Piccadilly

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With development starting as early as the sixteen hundreds, Piccadilly runs across London and serves as the main highway that connects the west end to the east end (Piccadilly, Southside). Piccadilly runs just north of Green Park and south of the Royal Academy and meets Regent Street at the famous Piccadilly Circus. Not only did Piccadilly serve as the gateway from the West to the metropolitan area of England, but it was also the site of many newly erected mansions throughout the seventeenth century. Right from the beginning of Piccadilly’s history, the street has been an area of wealth, as we can see on the Booth Online Poverty Map.

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Due to the area’s apparent wealth, throughout history, this area has been the setting for political grounds. In the article, “Mansions in Piccadilly,” we learn that, “For a century and a half this house has been one of the special rendezvous of the Whig party. “Three palaces in the year 1784,” writes Sir N. W. Wraxall, “the gates of which were constantly thrown open to every supporter of the ‘Coalition’ (against Pitt), formed rallying-points of union.” One of these was Burlington House, then tenanted by the Duke of Portland; the second was Carlton House, the residence of George, Prince of Wales; the third was Devonshire House, which, ‘placed on a commanding eminence opposite to the Green Park, seemed to look down upon the Queen’s House, constructed by Sheffield, Duke of Buckingham, in a situation much less favoured by nature.'” Due to Piccadilly’s plethora of wealth, many shop owners, especially booksellers, started opening up stores in what is now known as one of the most famous shopping areas of London. Many book shops and publishing houses were opened up, and by, “1850 or 1851 the firm of Chapman and Hall came from the Strand to No. 193 Piccadilly, where it remained until its removal to Henrietta Street, Covent Garden, in 1881.¬†Chapman and Hall’s authors included the Brownings, Trollope, Meredith and Dickens” (Piccadilly, South Side). This area became more and more popular, especially for authors and other cultured people. Soon enough, the Royal Academy was developed right off Piccadilly, as well as restaurants, inns, and many more shops.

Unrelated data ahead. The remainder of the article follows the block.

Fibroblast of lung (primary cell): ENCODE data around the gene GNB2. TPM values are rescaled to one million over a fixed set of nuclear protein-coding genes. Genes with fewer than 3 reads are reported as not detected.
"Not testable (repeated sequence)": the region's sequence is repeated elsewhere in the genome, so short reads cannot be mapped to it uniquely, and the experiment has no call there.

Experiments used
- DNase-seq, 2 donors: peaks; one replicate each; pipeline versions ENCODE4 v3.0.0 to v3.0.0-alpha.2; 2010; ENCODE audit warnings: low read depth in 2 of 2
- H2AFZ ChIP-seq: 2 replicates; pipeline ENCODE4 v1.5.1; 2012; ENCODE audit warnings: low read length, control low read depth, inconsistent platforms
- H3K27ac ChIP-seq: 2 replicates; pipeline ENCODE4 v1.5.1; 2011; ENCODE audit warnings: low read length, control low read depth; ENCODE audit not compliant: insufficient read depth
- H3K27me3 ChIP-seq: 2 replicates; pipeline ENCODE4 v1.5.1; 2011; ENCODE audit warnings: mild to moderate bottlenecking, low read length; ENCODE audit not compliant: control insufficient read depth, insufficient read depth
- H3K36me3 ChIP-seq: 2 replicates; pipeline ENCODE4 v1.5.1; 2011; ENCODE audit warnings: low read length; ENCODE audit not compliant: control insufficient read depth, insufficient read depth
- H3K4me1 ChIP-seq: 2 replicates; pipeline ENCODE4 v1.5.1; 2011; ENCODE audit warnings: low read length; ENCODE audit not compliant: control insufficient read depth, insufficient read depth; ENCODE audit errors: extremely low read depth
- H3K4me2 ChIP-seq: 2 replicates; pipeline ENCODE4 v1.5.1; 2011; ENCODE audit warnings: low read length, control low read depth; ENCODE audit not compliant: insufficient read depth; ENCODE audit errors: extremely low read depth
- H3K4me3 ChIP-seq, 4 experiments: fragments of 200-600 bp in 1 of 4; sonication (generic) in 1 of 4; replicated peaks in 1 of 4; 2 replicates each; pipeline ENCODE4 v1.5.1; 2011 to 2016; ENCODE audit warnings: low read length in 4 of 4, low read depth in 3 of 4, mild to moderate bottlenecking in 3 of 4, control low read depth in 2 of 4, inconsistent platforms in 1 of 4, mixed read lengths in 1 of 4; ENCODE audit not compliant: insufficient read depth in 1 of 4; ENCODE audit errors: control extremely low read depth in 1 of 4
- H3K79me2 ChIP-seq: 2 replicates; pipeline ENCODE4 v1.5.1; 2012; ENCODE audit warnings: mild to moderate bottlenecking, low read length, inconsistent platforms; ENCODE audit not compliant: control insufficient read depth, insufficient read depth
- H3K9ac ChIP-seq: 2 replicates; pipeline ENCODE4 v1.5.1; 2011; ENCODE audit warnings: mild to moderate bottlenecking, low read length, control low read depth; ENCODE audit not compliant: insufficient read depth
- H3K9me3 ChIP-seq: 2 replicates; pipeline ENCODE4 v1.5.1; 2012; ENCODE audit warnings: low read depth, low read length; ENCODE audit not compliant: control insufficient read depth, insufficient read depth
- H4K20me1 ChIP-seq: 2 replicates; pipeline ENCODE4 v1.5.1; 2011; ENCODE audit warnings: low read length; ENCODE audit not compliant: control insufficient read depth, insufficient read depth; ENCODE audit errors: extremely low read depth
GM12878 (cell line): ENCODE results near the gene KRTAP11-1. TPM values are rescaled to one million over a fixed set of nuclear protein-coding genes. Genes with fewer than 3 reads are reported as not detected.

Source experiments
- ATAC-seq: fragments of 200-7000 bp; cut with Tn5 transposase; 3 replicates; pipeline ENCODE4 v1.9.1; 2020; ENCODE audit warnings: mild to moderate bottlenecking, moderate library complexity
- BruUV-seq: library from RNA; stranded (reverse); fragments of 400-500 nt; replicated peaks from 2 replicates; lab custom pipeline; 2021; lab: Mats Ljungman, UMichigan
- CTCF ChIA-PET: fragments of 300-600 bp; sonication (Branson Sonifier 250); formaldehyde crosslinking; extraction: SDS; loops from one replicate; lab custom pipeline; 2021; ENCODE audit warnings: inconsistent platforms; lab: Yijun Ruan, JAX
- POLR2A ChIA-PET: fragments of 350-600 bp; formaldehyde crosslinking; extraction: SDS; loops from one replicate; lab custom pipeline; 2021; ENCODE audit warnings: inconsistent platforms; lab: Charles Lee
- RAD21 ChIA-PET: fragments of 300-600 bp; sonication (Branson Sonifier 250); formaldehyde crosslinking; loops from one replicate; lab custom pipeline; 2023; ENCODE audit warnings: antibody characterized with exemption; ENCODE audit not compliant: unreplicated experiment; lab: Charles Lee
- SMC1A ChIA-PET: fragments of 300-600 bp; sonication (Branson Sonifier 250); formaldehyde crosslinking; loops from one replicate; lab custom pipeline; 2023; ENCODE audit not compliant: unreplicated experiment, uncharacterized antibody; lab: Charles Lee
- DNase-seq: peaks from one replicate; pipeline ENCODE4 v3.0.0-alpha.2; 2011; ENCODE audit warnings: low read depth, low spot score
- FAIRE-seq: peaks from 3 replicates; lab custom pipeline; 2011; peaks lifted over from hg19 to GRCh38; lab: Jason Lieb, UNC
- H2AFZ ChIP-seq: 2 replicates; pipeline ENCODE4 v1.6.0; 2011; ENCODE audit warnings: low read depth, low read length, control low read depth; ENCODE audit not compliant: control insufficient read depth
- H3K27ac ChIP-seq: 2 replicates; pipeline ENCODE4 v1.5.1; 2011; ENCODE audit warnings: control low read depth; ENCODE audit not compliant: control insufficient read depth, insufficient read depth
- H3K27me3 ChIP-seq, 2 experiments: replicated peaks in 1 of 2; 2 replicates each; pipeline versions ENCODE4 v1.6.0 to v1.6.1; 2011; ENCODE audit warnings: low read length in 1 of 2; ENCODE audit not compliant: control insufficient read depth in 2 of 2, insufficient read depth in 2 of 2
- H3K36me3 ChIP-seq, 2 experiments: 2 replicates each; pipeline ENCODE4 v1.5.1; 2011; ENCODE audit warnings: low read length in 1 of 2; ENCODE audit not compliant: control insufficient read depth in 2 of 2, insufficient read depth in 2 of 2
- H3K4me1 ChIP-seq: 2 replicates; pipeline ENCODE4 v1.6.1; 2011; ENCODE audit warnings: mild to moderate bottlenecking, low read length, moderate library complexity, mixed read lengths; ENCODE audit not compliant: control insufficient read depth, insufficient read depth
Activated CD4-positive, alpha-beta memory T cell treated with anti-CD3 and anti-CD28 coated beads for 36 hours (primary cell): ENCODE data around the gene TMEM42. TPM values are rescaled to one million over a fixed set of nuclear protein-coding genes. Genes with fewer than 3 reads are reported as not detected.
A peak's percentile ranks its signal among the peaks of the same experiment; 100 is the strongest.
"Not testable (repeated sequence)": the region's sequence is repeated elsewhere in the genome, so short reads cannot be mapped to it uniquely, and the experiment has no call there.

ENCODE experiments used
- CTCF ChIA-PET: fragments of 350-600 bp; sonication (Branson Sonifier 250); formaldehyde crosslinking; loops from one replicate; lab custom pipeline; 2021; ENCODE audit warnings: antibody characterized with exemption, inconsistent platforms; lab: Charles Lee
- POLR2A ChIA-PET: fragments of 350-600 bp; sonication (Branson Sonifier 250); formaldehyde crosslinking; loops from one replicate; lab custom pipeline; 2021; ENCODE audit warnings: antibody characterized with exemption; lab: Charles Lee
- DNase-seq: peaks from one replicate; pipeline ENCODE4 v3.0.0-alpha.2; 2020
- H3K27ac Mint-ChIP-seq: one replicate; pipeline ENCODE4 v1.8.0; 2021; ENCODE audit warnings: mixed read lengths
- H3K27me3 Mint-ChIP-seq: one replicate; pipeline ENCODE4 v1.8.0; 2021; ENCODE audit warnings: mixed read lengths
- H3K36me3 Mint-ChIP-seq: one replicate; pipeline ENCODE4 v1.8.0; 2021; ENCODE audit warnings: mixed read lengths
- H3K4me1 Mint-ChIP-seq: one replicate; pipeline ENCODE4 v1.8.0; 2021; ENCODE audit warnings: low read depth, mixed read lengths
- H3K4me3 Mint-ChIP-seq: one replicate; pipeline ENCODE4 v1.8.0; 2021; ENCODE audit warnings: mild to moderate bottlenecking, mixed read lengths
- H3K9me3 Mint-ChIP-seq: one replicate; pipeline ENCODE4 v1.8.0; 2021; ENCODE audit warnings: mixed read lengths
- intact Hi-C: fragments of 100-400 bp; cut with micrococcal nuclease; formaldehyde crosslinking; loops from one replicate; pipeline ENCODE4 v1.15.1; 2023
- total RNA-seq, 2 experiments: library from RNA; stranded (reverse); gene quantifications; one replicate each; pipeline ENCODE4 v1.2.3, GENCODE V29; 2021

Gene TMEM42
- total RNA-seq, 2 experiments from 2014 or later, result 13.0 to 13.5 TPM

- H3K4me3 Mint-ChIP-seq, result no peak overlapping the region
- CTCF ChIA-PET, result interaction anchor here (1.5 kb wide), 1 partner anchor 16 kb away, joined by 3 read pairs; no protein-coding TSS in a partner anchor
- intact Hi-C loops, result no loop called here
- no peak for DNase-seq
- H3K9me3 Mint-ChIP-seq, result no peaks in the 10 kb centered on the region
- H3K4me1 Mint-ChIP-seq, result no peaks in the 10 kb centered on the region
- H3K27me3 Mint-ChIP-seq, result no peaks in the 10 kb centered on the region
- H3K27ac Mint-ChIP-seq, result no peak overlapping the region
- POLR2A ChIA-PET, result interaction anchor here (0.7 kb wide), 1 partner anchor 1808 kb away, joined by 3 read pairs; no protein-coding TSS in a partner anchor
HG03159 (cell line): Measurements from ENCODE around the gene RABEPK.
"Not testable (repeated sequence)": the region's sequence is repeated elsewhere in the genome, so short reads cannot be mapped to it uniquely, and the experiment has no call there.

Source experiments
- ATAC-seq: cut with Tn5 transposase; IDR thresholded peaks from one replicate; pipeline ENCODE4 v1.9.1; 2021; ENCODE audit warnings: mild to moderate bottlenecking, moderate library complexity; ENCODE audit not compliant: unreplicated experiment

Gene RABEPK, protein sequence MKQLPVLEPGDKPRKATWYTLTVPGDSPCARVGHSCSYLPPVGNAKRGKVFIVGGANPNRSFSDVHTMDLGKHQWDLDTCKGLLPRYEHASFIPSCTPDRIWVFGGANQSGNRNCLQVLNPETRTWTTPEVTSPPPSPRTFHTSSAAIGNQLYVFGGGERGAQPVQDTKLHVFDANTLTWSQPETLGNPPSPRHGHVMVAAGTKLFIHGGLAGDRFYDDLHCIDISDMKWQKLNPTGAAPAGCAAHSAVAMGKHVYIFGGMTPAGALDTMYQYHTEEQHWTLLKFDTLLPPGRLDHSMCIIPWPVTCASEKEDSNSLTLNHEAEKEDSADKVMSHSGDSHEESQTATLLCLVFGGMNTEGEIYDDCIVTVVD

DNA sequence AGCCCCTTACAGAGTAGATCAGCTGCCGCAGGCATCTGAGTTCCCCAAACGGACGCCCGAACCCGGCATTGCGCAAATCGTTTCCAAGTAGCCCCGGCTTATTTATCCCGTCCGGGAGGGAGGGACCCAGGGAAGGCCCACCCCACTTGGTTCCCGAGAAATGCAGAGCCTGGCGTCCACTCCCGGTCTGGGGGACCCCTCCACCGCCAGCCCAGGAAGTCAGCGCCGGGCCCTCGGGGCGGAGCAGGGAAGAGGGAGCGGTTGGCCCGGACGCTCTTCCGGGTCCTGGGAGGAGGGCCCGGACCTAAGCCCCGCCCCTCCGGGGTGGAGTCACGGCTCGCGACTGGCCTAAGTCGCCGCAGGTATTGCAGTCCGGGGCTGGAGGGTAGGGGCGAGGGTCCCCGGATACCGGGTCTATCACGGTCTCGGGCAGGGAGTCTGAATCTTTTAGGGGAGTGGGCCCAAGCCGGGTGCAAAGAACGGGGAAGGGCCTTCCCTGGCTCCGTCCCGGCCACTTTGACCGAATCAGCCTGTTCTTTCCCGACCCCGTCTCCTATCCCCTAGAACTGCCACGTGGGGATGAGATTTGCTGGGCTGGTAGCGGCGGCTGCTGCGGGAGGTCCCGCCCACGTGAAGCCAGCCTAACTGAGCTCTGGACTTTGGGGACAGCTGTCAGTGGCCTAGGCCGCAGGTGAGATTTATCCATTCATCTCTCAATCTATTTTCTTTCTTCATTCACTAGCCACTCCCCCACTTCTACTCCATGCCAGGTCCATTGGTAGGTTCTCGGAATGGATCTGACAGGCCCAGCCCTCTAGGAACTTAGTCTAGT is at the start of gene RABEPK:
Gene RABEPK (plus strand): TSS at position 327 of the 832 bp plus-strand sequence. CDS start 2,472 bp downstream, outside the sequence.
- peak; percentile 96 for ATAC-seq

As Dorian describes how he met Sibyl Vane to Lord Henry, he begins by telling Lord Henry, “As I lounged in the Park, or strolled down Piccadilly, I used to look at every one who passed me, and wondered, with mad curiosity, what sort of lives they led” (52). We learn that Dorian, instead of roaming around the wealthy, cultured neighborhood of which he was a part, decides to head eastward in order to find true beauty. It is interesting that Dorian, although immersed in the arts, wealth, and beauty of Piccadilly, felt he needed to seek true beauty elsewhere; this detail, in my opinion, foreshadows Dorian’s spiral downward. He no longer finds beauty in the intellectual and artistic aspects of his upper-class life, rather finds amusement through grime and sin.

Works Cited

“Piccadilly, South Side.” Survey of London: Volumes 29 and 30, St James Westminster, Part 1. Ed. F H W Sheppard. London: London County Council, 1960. 251-270. British History Online. Web. 1 December 2015.

Walford, Edward. ‘Mansions in Piccadilly.’ Old and New London: Volume 4. London: Cassell, Petter & Galpin, 1878. 273-290. British History Online. Web. 1 December 2015.

Wilde, Oscar. The Picture of Dorian Gray. New York: Barnes & Noble Books, 2003. Print.